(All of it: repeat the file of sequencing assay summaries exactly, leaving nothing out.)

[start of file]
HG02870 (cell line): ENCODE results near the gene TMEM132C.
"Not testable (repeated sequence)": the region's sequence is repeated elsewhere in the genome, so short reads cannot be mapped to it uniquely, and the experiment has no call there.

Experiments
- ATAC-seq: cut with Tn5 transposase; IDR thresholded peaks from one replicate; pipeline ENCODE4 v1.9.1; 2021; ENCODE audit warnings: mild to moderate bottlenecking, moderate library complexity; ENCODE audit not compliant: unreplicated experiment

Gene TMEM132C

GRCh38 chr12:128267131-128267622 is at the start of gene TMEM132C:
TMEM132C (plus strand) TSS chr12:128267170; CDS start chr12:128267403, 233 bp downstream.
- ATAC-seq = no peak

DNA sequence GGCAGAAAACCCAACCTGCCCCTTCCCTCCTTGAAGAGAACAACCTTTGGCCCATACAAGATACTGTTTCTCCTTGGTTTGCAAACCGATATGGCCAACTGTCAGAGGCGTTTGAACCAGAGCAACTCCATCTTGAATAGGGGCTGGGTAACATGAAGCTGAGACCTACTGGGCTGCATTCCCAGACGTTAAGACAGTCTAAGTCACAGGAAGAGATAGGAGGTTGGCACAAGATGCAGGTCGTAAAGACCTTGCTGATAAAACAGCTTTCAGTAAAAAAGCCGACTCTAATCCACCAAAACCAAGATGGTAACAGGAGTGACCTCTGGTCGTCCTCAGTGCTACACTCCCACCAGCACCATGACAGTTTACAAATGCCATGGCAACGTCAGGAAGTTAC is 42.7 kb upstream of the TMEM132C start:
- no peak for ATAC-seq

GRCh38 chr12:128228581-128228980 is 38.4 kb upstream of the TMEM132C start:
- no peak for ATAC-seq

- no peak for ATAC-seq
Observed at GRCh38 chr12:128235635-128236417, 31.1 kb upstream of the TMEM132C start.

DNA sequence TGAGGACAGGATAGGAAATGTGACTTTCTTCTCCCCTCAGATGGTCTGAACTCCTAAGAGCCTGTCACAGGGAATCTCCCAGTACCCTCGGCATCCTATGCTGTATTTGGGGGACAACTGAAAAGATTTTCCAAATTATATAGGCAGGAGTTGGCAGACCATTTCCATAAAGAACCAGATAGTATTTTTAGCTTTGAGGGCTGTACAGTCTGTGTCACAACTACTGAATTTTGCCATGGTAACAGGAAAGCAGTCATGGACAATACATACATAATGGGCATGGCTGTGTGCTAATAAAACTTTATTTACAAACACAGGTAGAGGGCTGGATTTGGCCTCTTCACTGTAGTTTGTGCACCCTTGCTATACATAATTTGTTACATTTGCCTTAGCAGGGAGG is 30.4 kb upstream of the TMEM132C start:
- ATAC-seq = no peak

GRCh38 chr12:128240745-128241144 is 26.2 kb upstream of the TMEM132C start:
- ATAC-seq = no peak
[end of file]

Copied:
HG02870 (cell line): ENCODE results near the gene TMEM132C.
"Not testable (repeated sequence)": the region's sequence is repeated elsewhere in the genome, so short reads cannot be mapped to it uniquely, and the experiment has no call there.

Experiments
- ATAC-seq: cut with Tn5 transposase; IDR thresholded peaks from one replicate; pipeline ENCODE4 v1.9.1; 2021; ENCODE audit warnings: mild to moderate bottlenecking, moderate library complexity; ENCODE audit not compliant: unreplicated experiment

Gene TMEM132C

GRCh38 chr12:128267131-128267622 is at the start of gene TMEM132C:
TMEM132C (plus strand) TSS chr12:128267170; CDS start chr12:128267403, 233 bp downstream.
- ATAC-seq = no peak

DNA sequence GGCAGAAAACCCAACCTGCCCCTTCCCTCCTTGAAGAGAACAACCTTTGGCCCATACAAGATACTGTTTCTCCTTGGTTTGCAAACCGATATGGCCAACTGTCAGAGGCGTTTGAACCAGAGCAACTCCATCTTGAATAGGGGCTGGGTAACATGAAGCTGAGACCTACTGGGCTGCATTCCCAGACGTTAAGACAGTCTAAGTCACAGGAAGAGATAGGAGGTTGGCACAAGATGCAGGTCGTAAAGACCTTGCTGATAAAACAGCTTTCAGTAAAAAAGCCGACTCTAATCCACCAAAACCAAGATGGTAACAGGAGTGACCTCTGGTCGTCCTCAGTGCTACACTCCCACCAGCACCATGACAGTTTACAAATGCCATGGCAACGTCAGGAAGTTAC is 42.7 kb upstream of the TMEM132C start:
- no peak for ATAC-seq

GRCh38 chr12:128228581-128228980 is 38.4 kb upstream of the TMEM132C start:
- no peak for ATAC-seq

- no peak for ATAC-seq
Observed at GRCh38 chr12:128235635-128236417, 31.1 kb upstream of the TMEM132C start.

DNA sequence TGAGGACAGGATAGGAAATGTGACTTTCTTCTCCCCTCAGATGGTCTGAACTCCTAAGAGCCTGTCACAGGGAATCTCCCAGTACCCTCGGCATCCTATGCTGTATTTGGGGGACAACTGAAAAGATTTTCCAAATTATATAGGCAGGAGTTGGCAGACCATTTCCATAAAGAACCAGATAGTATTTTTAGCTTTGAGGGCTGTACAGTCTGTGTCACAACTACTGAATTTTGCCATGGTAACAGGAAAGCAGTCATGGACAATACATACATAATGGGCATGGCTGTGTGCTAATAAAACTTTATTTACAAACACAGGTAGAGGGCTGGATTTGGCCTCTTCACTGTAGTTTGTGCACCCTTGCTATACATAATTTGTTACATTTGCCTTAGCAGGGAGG is 30.4 kb upstream of the TMEM132C start:
- ATAC-seq = no peak

GRCh38 chr12:128240745-128241144 is 26.2 kb upstream of the TMEM132C start:
- ATAC-seq = no peak